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Senior football managers ensure team runs smoothly

Anna Boarini | Friday, October 7, 2011

Behind every sports team, there is a legion of coaches and staffers that makes sure everything goes according to plan.

Senior football managers Justin Cullen, Nathan Feldpausch and Claire Kueny are Notre Dame’s 12th men both on and off-season.

Cullen oversees the essentials to all football games — equipment.

“I’m the head student in charge of the equipment room and the locker room on both a day-to-day basis and on game day,” he said.

Cullen’s job involves coordinating the laundry service with St. Michaels, issuing apparel and gear to the players and fixing any equipment malfunctions that occur during practice.

Cullen said his role behind the scenes on game day often goes unnoticed.

“What people don’t know is when the team goes out for practice, we set up white boards where different positions meet with their position coaches before the game,” he said. “We do this at halftime too.”

Away games make his job a little more challenging, he said.

“For away games, after halftime we immediately start moving stuff to our semi because the buses and the semi pull out within an hour of the end of the game,” he said. “That process usually takes through the end of the third quarter and sometimes the beginning the fourth quarter.”

While Cullen oversees the equipment, Feldpausch is in charge of administration.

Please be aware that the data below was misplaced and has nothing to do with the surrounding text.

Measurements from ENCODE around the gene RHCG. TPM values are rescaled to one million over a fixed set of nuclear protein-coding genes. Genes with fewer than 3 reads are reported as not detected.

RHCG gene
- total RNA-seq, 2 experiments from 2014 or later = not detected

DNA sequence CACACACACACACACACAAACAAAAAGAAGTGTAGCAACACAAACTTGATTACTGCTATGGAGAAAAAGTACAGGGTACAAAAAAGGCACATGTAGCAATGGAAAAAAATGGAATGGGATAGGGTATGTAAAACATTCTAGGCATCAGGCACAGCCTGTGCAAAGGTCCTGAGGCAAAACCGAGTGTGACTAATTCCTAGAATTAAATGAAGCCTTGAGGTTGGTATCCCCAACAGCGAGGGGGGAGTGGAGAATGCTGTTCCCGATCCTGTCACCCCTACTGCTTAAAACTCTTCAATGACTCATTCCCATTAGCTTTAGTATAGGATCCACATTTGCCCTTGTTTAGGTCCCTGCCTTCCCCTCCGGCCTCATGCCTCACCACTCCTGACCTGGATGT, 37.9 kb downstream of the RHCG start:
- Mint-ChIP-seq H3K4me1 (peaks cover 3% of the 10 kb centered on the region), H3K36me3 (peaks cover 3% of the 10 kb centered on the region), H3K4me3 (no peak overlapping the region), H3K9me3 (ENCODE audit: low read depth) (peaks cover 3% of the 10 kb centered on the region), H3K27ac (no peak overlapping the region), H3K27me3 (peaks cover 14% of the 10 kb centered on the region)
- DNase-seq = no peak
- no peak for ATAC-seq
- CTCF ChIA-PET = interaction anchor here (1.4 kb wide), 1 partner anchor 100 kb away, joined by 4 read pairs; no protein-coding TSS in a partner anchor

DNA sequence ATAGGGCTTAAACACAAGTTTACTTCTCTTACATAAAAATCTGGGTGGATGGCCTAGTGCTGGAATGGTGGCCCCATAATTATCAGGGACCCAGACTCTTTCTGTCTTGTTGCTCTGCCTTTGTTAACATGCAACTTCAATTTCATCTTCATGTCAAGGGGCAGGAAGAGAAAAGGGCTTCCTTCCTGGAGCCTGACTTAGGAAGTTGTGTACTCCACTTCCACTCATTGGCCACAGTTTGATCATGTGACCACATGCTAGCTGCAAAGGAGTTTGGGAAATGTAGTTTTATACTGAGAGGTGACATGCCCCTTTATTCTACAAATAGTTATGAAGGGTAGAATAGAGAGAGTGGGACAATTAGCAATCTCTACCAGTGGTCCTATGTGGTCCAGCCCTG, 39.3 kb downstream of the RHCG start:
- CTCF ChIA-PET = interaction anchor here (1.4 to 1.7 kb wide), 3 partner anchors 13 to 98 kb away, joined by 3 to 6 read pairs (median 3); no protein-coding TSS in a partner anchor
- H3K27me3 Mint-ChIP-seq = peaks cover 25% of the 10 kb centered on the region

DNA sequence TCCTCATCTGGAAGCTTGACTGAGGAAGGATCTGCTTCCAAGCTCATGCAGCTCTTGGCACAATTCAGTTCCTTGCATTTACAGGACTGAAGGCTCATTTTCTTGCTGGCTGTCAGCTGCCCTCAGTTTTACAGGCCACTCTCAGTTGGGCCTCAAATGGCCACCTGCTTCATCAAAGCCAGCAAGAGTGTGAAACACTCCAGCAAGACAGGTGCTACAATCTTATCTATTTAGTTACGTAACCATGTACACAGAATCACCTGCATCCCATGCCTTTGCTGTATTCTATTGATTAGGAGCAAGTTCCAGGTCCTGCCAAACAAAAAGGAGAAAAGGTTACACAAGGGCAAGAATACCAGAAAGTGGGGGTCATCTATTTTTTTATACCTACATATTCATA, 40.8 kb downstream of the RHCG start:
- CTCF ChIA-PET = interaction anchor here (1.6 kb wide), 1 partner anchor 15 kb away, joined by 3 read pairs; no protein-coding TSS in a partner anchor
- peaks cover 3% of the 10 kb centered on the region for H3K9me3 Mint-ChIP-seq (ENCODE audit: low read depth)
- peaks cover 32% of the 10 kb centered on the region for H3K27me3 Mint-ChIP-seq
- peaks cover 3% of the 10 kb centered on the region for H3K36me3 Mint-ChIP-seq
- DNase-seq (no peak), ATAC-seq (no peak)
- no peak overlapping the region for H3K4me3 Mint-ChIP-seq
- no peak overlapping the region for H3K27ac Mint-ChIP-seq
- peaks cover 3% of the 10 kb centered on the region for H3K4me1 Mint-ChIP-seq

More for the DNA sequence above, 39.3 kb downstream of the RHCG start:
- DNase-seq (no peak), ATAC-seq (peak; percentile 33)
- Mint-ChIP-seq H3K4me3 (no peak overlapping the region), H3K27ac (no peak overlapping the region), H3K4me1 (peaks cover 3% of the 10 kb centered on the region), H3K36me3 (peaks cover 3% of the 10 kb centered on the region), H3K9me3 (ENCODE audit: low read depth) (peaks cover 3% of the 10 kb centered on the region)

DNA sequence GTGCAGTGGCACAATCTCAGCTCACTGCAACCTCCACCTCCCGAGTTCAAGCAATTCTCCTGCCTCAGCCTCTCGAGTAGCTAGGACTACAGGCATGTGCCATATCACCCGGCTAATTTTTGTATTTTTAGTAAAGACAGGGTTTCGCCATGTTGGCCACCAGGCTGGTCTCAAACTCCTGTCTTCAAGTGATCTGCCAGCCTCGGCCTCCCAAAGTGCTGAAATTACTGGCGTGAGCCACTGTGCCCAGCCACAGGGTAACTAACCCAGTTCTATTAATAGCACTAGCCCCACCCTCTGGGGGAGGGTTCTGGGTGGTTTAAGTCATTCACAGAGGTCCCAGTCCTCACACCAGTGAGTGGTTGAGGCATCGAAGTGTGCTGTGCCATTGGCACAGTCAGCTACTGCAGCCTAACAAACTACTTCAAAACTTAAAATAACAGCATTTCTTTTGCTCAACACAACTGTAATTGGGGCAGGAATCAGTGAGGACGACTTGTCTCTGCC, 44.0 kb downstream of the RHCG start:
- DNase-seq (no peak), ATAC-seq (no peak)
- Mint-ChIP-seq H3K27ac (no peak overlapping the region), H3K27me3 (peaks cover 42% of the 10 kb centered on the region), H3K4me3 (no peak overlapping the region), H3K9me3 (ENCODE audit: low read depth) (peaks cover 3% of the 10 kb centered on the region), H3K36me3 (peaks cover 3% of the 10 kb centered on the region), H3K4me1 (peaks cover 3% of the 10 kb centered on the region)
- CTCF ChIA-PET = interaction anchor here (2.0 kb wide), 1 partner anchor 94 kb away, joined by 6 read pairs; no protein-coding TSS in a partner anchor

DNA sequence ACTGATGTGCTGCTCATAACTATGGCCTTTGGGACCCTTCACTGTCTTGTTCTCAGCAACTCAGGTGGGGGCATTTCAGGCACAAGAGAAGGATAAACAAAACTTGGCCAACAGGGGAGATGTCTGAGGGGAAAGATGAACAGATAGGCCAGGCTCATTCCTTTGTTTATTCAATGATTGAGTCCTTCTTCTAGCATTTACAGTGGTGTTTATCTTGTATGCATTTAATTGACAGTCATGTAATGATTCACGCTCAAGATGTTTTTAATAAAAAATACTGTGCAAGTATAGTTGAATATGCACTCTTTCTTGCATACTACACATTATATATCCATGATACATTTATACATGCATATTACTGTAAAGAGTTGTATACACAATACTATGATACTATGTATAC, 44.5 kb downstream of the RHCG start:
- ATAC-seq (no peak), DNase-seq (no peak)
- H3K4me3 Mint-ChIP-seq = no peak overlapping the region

Feldpausch works under Chad Klunder, director of football operations.  His main job is to monitor the players’ whereabouts, he said.

“I actually get issued a work phone that has the player contacts and figure out where they are when they aren’t on time,” he said. “I always jump a little bit when I hear the [work] phone. [I think,] ‘Uh, oh what do I have to do now?'”

His most unique job is watching over Irish coach Brian Kelly’s bag, he said.

“I got Coach Kelly’s bag [and] I have to keep it with me at all times,” Feldpausch said. “I carry it on the plane with me and make sure it does not leave my sight.”

Kueny oversees personnel involved in making the football game days run smoothly.

“I’m the personnel manager, so I’m the person responsible for organizing, scheduling and training all the sophomore and junior managers,” she said.

During practice, Kueny makes sure the junior and sophomore managers set up the field properly and know what drills are being performed. She is also responsible for setting up the field before the game and helps run the pre-game warm ups.

While the program is fairly fluid now, it is in the midst of changes, she said. Next year, the number of football managers will decrease. Only those who express a deep interest in the football program will work with Irish football, while the other managers will specialize in the Olympic sports, Kueny said.

“We’ll have a football pool for people who really want to do football and an Olympic sports pool, so people really go towards their interest,” she said.

Cullen said the managers support the team both on and off-season, but their hard work comes to fruition 12 Saturdays a year.

“We work for about eight months of the year, [but] when you really think about it, it comes down to 12 football games,” he said.